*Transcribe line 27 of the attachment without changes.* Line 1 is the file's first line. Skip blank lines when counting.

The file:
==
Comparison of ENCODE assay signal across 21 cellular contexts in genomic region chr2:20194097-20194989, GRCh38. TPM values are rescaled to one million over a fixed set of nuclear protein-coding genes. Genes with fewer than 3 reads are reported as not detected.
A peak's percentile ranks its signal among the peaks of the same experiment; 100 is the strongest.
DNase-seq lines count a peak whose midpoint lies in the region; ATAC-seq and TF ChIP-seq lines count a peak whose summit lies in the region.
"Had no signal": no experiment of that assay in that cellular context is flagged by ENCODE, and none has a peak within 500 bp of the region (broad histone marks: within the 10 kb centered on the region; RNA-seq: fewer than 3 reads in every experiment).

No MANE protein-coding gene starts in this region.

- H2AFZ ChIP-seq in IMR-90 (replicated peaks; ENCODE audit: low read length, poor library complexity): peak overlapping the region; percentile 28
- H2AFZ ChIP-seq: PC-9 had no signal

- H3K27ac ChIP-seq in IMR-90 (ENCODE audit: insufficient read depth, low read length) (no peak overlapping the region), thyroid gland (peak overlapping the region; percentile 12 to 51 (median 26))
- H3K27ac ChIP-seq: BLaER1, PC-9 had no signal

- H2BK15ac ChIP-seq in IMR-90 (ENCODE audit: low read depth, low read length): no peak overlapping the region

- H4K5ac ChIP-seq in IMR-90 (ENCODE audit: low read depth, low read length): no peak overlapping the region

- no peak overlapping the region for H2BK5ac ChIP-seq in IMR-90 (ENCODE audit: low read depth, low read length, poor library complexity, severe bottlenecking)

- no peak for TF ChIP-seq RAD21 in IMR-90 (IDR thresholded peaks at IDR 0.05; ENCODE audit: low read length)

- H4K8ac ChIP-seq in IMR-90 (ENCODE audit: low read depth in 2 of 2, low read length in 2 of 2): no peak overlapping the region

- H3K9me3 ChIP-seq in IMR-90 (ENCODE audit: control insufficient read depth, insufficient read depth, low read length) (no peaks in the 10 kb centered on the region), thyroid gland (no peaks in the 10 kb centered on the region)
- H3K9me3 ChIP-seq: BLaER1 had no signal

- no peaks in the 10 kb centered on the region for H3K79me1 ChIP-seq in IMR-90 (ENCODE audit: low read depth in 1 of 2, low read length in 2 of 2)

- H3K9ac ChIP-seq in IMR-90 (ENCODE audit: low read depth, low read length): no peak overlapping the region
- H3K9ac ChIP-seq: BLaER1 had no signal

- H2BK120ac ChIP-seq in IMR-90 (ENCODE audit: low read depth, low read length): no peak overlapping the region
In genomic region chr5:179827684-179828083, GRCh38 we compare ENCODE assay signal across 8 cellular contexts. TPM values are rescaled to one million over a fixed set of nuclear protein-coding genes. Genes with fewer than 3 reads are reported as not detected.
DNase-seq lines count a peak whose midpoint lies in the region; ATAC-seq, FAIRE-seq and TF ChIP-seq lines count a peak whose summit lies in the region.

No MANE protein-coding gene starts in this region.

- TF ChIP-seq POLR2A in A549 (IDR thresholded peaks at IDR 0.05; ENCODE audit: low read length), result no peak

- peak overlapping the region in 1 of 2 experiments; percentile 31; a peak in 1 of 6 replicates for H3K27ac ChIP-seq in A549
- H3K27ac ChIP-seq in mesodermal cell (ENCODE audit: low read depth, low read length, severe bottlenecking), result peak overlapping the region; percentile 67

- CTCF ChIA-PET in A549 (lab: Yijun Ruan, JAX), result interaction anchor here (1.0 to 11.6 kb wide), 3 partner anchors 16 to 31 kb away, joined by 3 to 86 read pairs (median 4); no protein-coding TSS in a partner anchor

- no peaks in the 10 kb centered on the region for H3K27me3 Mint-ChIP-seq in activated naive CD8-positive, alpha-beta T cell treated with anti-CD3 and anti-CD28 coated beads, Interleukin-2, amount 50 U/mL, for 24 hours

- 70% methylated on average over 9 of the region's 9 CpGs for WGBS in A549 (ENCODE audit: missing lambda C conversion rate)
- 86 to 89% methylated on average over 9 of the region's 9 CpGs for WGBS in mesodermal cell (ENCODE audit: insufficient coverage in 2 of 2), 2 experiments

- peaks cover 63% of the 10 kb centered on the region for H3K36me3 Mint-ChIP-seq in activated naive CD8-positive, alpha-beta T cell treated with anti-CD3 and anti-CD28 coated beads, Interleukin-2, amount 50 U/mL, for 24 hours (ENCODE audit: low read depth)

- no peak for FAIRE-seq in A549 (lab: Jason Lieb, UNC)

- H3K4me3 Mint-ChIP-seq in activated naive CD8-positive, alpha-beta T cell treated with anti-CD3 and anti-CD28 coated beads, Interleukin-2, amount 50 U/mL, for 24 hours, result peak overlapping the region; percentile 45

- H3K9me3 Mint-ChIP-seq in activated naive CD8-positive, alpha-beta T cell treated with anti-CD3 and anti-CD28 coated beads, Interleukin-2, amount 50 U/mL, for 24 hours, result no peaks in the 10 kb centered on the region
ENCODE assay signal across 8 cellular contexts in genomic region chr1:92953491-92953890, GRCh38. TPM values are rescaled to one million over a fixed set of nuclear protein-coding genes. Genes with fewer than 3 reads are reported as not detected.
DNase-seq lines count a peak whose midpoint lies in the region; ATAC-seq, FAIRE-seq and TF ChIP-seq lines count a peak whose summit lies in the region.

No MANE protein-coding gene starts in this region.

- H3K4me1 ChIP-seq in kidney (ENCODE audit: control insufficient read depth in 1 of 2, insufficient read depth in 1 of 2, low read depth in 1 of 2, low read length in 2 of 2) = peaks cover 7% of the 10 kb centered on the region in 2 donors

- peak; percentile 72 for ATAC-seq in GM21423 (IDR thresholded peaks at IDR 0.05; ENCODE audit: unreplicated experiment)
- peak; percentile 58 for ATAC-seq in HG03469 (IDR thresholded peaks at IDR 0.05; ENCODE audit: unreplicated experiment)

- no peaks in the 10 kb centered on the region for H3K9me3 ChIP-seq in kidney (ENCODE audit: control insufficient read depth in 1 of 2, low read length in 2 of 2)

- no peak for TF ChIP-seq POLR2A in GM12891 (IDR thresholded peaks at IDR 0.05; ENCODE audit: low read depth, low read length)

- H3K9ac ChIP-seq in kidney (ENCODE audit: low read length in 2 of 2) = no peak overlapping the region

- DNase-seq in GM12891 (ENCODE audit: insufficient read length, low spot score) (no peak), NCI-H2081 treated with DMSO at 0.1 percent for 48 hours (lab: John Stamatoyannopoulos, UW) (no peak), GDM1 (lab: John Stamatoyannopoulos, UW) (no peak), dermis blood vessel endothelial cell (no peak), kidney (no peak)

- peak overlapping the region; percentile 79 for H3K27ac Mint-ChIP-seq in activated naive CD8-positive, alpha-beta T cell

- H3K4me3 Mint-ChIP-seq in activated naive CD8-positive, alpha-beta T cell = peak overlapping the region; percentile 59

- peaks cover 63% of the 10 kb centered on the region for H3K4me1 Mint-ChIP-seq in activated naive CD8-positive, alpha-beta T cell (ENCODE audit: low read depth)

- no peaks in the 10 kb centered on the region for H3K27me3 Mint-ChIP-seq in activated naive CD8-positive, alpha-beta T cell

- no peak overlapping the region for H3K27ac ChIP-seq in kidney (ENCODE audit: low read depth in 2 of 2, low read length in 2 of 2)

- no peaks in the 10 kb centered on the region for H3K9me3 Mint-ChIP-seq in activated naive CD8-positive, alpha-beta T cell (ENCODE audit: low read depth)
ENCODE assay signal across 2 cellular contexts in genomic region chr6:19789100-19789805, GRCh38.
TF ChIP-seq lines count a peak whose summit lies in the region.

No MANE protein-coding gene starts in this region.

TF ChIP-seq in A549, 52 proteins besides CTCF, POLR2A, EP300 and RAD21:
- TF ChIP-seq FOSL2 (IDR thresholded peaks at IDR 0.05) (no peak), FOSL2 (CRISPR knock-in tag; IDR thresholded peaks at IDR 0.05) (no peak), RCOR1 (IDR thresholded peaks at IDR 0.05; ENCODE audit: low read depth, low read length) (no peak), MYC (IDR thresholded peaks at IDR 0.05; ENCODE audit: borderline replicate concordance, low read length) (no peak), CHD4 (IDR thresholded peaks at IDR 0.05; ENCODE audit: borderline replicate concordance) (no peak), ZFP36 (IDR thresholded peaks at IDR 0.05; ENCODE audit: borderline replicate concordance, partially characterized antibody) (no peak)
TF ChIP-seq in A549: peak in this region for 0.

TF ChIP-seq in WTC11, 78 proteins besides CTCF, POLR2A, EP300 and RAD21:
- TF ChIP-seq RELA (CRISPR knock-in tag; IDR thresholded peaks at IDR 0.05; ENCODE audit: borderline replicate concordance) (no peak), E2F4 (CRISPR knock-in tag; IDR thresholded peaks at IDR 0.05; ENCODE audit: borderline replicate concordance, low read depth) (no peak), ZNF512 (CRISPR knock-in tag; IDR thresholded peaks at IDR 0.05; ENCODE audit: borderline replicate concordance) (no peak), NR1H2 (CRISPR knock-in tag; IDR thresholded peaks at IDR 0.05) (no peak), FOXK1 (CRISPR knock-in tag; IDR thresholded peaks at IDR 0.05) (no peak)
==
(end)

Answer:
- CTCF ChIA-PET in A549 (lab: Yijun Ruan, JAX), result interaction anchor here (1.0 to 11.6 kb wide), 3 partner anchors 16 to 31 kb away, joined by 3 to 86 read pairs (median 4); no protein-coding TSS in a partner anchor